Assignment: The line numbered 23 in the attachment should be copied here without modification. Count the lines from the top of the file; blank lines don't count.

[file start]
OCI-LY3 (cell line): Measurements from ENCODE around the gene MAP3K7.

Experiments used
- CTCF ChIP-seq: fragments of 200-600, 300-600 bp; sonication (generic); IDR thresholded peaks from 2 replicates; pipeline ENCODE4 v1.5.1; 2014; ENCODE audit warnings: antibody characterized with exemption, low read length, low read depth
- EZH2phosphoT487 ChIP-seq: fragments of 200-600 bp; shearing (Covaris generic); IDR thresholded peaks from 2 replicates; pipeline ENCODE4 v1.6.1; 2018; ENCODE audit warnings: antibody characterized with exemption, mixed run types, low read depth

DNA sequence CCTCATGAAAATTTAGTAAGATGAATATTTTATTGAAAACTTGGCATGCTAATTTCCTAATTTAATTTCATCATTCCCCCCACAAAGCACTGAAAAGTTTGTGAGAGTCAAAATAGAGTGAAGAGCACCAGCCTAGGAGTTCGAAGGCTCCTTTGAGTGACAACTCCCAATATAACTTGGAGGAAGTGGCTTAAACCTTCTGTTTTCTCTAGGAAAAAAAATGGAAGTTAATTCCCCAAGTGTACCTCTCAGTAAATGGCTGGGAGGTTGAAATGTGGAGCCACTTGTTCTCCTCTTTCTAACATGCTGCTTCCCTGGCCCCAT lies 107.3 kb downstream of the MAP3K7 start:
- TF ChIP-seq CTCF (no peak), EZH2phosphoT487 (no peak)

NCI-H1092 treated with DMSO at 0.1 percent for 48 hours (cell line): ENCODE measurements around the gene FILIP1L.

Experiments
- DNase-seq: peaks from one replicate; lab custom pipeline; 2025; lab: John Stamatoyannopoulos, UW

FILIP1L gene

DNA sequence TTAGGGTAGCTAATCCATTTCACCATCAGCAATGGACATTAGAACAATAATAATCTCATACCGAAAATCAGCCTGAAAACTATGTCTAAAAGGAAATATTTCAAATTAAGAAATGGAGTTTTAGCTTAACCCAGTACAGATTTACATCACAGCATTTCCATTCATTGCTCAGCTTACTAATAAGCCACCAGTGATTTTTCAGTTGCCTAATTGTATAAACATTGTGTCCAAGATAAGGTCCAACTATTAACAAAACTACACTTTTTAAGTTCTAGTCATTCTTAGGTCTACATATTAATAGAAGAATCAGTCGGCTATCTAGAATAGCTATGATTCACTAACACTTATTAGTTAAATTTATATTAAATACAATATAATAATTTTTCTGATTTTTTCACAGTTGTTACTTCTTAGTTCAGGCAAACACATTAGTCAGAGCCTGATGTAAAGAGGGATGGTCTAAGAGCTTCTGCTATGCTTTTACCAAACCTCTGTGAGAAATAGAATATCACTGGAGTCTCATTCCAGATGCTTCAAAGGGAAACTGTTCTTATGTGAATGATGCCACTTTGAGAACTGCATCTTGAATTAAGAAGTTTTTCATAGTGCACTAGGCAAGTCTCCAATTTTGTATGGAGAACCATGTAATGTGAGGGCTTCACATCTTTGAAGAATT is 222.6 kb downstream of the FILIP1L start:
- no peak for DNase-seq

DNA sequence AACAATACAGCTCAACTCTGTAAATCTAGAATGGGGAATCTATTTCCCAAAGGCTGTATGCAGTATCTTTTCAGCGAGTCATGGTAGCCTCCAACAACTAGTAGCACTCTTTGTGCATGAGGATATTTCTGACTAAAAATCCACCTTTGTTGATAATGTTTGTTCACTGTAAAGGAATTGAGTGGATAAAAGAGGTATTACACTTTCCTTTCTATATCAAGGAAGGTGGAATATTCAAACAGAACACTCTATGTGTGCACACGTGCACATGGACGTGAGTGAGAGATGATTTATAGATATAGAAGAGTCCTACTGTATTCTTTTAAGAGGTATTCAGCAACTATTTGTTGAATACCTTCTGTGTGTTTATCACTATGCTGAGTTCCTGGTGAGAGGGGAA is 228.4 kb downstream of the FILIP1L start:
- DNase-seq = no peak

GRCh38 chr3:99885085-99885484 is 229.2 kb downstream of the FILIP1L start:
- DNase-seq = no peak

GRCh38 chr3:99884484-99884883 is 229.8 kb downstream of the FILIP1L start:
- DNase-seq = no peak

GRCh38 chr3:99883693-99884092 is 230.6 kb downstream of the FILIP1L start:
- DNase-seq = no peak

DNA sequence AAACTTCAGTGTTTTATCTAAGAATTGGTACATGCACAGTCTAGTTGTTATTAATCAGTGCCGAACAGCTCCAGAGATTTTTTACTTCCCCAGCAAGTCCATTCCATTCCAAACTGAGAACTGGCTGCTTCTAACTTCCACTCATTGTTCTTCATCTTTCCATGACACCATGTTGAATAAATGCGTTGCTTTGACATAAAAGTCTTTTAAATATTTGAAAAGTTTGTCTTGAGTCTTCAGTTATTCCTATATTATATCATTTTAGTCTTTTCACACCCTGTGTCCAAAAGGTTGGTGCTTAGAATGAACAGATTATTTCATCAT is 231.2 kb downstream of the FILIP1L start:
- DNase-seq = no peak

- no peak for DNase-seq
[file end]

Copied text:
- no peak for DNase-seq